A Day at the MoMA

Van Gogh’s famous “Starry Night” is featured at the MoMA.

by Thomas Redding

The Museum of Modern Art is located in Midtown, Manhattan in New York City. It features many permanent exhibitions, as well as temporary ones across six floors of space. It is one of the most highly acclaimed modern art museums in the world, and features some of the most famous pieces of modern art.

Residing on the fifth floor of the museum is Van Gogh’s “Starry Night.” My attendance this past week was the first, so I was very much looking forward to seeing this painting.

Painted from his bedroom window, “Starry Night” shows what many think might be an interpretation of his depression. It can be seen in the aggressive swirls of the sky, in which, he might be trying to convey that all this darkness keeps coming back around to him. The stars, however, could represent a few things in his life that provide some hope. Van Gogh most likely painted this from memory, because he wouldn’t have had enough light to paint this in the early hours of the day. It is one of his most famous works, and was added to the museum’s permanent collection in 1941.

Art enthusiasts fill the various galleries that the MoMA offers/

My next endeavor took me into a room that was dedicated to music posters from the 1970s. It featured an entire wall of what looked to be 11 by 17 inch posters. This was a very interesting era of art.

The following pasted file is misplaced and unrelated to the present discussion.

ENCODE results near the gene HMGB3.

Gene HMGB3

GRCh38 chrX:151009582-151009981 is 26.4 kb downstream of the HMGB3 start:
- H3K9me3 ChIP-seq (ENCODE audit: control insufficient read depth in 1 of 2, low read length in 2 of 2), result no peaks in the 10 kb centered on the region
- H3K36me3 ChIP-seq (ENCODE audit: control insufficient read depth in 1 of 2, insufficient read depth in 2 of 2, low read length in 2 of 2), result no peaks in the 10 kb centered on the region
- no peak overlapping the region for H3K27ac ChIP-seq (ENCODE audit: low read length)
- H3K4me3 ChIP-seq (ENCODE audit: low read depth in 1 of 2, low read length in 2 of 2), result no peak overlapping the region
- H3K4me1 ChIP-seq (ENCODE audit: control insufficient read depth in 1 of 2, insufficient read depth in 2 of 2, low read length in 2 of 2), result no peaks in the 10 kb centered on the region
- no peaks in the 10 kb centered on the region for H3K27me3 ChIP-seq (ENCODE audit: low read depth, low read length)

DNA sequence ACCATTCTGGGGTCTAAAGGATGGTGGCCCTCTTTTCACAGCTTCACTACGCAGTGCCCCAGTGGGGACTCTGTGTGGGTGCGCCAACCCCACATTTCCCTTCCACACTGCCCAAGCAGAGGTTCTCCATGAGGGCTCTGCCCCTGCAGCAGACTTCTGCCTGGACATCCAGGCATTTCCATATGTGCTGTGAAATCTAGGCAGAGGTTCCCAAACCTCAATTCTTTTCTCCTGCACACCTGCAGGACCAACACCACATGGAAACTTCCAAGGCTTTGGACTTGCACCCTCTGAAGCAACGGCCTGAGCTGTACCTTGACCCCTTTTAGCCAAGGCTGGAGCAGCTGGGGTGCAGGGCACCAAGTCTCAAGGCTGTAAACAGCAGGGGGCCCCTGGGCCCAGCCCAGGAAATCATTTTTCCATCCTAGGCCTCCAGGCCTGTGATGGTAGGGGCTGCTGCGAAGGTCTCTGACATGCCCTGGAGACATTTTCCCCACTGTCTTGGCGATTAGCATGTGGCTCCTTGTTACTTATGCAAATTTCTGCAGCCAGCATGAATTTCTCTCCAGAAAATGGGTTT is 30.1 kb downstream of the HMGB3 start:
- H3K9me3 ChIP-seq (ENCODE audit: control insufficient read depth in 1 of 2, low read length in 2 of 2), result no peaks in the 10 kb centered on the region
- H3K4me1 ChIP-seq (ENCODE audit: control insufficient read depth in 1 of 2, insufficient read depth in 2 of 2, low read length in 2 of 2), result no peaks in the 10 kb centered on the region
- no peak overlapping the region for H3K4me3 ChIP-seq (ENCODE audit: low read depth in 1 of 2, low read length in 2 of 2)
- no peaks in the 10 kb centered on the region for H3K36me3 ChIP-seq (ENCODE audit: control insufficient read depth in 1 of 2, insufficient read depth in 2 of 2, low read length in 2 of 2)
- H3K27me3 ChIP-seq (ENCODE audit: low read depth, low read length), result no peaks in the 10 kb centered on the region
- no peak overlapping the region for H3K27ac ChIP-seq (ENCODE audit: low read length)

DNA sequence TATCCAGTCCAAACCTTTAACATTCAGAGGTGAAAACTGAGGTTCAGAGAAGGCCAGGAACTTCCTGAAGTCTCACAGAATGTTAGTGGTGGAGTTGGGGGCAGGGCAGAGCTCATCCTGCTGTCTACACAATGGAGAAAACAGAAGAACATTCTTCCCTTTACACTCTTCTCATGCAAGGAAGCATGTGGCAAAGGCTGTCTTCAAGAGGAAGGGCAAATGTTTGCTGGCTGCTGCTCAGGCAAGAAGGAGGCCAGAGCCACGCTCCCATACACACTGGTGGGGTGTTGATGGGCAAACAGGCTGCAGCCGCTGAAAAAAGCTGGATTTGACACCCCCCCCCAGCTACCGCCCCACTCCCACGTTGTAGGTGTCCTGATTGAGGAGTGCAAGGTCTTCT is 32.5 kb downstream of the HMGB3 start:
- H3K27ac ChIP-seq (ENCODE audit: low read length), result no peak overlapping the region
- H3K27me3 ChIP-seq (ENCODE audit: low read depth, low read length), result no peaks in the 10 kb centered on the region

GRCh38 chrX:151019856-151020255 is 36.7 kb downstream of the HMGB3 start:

Everything was very psychedelic and bubbly, which made sense paired alongside the uprising of LSD. Just outside this room was a display of many unique chairs from the same era. Some large, some small and some didn’t even look like they would hold someone up, because the physics didn’t make sense. I assume this was the intention of the artist, as they were an entire series getting stranger in shape and material along the path of chairs.

This led me into another music section that featured The Beatles, as well as Jimmy Hendrix and The Grateful Dead. All three were very well known for their album artworks and stylistic images of that era. They paved the way for artwork and music working as one.

The museum also includes sculptures and other forms of three-dimensional art. One piece that really stood out to me was by the artist Piero Manzoni, titled “Artist’s Shit.” The artist created 90 tin cans measuring about two by three inches and filled them with his own fecal matter. Interesting, for sure. The artist had been exploring the relationship between art production and human production, and wanted to create something that was incredibly intimate with the creator. I really enjoyed this piece, as I found it quite humorous.

An installation piece outside of the MoMA.

One thing that I found really interesting about my experience at the MoMA was the contrast between artists. Some used very abstract ways to describe their inner emotions, and some used very literal, realistic forms to describe an object or scene before them. Since there is no “correct way” to make art, the possibilities to fill that space in-between are endless, and the art that inspires me today are some of these amazing artists in this museum.

I highly recommend making a day trip to this museum, but be sure to bring student identifications, as it’s a bit cheaper for students. This was the best museum experience I’ve ever had.

The art in The Museum of Modern Art connects with individuals because of the modern artwork, and even without understanding the meaning behind the paintings, they can still be appreciated. To check out some of the upcoming exhibitions, go to www.MoMA.org and take a look at what’s to come.

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